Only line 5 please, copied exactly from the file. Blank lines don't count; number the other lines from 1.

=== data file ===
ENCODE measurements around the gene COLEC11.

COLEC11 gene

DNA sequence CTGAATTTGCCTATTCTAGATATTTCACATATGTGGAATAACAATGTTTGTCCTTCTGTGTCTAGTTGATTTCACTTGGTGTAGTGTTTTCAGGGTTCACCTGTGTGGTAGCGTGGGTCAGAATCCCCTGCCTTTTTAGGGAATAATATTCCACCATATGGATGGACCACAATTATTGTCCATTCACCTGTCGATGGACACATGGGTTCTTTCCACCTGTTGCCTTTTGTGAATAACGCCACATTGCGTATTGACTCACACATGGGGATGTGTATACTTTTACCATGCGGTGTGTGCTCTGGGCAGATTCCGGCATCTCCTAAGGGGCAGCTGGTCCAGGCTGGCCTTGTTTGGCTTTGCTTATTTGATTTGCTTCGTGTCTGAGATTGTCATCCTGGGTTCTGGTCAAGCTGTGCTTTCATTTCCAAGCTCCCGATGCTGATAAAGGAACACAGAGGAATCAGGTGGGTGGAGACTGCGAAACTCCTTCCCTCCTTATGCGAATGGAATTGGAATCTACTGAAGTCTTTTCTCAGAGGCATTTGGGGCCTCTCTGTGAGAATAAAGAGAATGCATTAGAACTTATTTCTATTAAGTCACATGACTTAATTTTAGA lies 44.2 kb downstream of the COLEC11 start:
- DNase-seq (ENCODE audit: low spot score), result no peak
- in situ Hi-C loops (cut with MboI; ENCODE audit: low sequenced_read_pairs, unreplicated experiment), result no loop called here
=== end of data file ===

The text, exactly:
- in situ Hi-C loops (cut with MboI; ENCODE audit: low sequenced_read_pairs, unreplicated experiment), result no loop called here